Humberto Maschio

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Humberto Maschio
Maschio 1967.jpg
Maschio during his second run on Racing
Personal information
Full name Humberto Dionisio Maschio
Date of birth (1933-02-20) 20 February 1933 (age 84)
Place of birth Avellaneda, Argentina
Playing position Forward
Youth career
Arsenal de Llavallol
Senior career*
Years Team Apps (Gls)
1953 Quilmes
1954–1957 Racing Club 92 (28)
1957–1959 Bologna 43 (13)
1960–1962 Atalanta 80 (22)
1962–1963 Internazionale 15 (4)
1963–1966 Fiorentina 40 (11)
1966–1968 Racing Club 47 (16)
National team
1956–1957 Argentina 12 (12)
1962 Italy 2 (0)
Teams managed
1969 Argentina
1972 Costa Rica
1985 Blooming
* Senior club appearances and goals counted for the domestic league only and correct as of June 2007.

Humberto Dionisio Maschio (Italian pronunciation: [ˈmaskjo]; born 20 February 1933 in Avellaneda, Buenos Aires Province) is an Italian Argentine former football player and manager, who played as a forward.

During the late 1950s and 1960s Antonio Valentín Angelillo, Omar Sívori and Maschio acquired the nickname The Angels with Dirty Faces when they moved en masse from Argentina to play football in Italy. The name, an ironic reference to the then-celebrated Angels with Dirty Faces movie, was given to them on account of their typically South American colour and flair. They were also known as The Trio of Death because of their clinical ability in scoring goals.

At international level, he represented both the Argentina national football team, winning the 1957 Copa América, and the Italy national football team, taking part in the 1962 FIFA World Cup.

Club career[edit]

Maschio started playing at Arsenal de Llavallol to later move to Quilmes Atlético Club where he proved himself a prolific goal-scorer. He joined Racing Club in 1954, and transferred to Italy in 1957. He had been linked with a move to Juventus in 1956, but their interest cooled following the international between Italy and Argentina in Buenos Aires that year when he looked ineffective. Instead he signed for Bologna in 1957, but although he paired up with Bernard Vukas there, he was unable to recreate the form he showed at Racing.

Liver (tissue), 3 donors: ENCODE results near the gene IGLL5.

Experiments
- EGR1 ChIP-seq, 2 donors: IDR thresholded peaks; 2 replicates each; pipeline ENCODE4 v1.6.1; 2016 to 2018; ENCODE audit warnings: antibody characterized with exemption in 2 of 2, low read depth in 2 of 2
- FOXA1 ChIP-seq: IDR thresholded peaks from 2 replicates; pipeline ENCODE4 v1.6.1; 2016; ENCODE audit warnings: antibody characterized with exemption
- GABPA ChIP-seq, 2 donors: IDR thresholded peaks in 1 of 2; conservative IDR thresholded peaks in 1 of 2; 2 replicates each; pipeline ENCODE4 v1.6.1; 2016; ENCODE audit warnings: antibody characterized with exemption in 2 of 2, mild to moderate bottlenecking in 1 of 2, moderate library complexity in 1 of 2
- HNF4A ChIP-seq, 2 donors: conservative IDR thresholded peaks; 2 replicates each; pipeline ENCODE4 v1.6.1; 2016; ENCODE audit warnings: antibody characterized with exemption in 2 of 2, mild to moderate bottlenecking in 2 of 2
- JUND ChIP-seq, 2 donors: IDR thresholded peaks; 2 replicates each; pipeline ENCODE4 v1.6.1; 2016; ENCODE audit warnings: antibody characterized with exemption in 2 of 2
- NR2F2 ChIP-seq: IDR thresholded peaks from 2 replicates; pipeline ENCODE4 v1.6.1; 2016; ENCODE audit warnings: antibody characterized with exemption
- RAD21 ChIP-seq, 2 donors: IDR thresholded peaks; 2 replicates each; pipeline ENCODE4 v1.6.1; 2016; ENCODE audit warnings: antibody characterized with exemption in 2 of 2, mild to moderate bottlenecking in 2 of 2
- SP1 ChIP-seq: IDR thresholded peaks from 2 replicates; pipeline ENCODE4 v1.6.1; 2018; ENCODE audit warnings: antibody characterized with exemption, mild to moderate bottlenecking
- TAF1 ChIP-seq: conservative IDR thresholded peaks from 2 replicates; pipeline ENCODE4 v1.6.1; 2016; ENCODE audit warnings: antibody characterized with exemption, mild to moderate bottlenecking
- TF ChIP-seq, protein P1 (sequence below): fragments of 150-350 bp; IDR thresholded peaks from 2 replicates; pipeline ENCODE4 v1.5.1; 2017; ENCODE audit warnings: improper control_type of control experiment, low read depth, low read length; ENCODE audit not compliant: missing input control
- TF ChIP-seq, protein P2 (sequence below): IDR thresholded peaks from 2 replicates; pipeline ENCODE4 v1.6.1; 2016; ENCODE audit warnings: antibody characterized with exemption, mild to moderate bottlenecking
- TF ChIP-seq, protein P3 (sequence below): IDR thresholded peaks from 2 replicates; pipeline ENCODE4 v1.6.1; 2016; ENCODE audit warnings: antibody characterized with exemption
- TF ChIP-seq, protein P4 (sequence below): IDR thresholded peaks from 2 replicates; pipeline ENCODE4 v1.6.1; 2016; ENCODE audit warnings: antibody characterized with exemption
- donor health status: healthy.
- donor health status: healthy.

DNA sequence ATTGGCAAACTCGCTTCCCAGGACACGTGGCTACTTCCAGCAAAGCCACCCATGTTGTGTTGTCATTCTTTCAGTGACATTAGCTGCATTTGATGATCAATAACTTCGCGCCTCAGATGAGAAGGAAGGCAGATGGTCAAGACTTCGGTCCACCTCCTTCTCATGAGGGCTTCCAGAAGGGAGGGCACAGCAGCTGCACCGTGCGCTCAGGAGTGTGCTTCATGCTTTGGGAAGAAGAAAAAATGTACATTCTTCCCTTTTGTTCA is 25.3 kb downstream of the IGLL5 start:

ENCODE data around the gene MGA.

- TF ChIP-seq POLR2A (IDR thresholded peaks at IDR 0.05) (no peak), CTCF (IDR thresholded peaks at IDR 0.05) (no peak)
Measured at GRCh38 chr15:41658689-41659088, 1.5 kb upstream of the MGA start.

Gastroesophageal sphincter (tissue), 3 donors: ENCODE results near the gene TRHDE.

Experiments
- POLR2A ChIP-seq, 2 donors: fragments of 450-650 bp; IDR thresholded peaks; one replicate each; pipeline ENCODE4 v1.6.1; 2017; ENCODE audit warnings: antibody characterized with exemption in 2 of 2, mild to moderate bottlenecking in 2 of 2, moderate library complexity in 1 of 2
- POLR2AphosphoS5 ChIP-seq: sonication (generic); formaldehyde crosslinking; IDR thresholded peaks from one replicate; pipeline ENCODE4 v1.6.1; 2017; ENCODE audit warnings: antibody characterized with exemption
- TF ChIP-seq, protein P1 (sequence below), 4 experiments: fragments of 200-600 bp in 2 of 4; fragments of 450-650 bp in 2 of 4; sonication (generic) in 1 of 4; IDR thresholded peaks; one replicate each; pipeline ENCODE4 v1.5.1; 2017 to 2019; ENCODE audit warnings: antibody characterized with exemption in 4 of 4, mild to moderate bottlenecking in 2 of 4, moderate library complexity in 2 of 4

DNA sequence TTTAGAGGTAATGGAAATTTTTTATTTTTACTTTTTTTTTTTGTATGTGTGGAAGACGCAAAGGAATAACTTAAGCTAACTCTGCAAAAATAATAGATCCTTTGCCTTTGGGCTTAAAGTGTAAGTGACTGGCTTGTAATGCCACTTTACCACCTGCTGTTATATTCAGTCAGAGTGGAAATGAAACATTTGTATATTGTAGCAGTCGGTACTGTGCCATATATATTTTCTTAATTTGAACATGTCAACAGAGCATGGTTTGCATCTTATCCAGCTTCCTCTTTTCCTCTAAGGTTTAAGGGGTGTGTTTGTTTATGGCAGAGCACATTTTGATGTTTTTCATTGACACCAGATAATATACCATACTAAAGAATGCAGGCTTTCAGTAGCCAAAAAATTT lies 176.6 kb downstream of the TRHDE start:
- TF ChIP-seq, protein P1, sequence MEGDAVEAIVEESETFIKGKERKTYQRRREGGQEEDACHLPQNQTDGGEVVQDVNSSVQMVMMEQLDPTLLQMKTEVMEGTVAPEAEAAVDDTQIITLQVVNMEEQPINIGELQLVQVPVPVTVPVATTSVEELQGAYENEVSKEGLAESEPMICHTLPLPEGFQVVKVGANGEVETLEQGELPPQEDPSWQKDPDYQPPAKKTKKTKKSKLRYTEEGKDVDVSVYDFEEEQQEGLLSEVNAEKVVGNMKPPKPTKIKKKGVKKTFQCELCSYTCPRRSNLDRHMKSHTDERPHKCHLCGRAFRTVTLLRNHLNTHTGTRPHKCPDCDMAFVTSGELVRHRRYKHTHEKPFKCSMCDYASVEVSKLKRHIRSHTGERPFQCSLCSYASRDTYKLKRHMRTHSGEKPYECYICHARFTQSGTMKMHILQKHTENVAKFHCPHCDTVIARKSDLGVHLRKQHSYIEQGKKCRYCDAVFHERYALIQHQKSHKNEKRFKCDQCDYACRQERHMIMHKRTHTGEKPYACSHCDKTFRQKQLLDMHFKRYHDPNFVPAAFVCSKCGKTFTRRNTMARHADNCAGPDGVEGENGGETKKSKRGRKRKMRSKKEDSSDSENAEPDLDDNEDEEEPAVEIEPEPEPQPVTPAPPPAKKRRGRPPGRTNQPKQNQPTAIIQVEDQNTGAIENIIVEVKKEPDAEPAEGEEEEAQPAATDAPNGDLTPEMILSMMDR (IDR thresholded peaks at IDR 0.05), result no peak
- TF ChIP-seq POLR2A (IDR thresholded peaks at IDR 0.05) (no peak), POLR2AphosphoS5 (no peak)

From Bologna Maschio moved to Atalanta who bought a half-share in him during the 1959–60 season. In Bergamo Maschio regained the form that had taken him to international prominence scoring heavily, and creating numerous chances for his colleagues. At Atalanta Maschio moved from playing as central striker to a deeper role which allowed him to use his vision and creativity. So impressive was his form at Atalanta that he moved to Inter in 1962. However, Maschio failed to fit in with manager Helenio Herrera who used him as a central striker and his time in Milan was of limited success. Following his time at Inter, Maschio briefly played with Fiorentina.

His performance brought him to the Italian national team to play in the 1962 FIFA World Cup. He returned to Racing in 1966 to win the Copa Libertadores and Intercontinental Cup in 1967, and to end his career with the club of Avellaneda with 44 goals in 139 matches.

International career[edit]


Maschio played 12 games for the Argentina national football team between 1956 and 1957, scoring 12 goals. He helped Argentina to win the 1957 Copa América, and was the top scorer of the tournament with 6 goals.


Thanks to his Italian ancestry (from Godiasco, in the province of Pavia),[1] Maschio also played two games for the Italian team in 1962, scoring no goals. In the 1962 World Cup played in Chile, Maschio was the captain of the Italian team and one of the protagonists of the infamous Battle of Santiago incidents in the match against the Chilean host team, in which Chilean player Leonel Sánchez broke his nose with a left hook; Italy lost the match 2–0, and were eliminated in the first round.[2]

Managerial career[edit]

Maschio coached the Argentine national team in the first half of 1969 and the Costa Rica national team 1972. He also had a short spell with Bolivian side Blooming in the 1985 Copa Libertadores.



Italy Internazionale
Italy Fiorentina
Argentina Racing Club


Argentina Argentina


See also[edit]


  1. ^ Gianni Brera, Storia critica del calcio italiano, Dalai Editore 1998, p. 279
  2. ^ Murray, Scott (6 November 2003). "The Knowledge (November 6, 2003)". Guardian Online (UK). London. Retrieved 26 June 2006. 

External links[edit]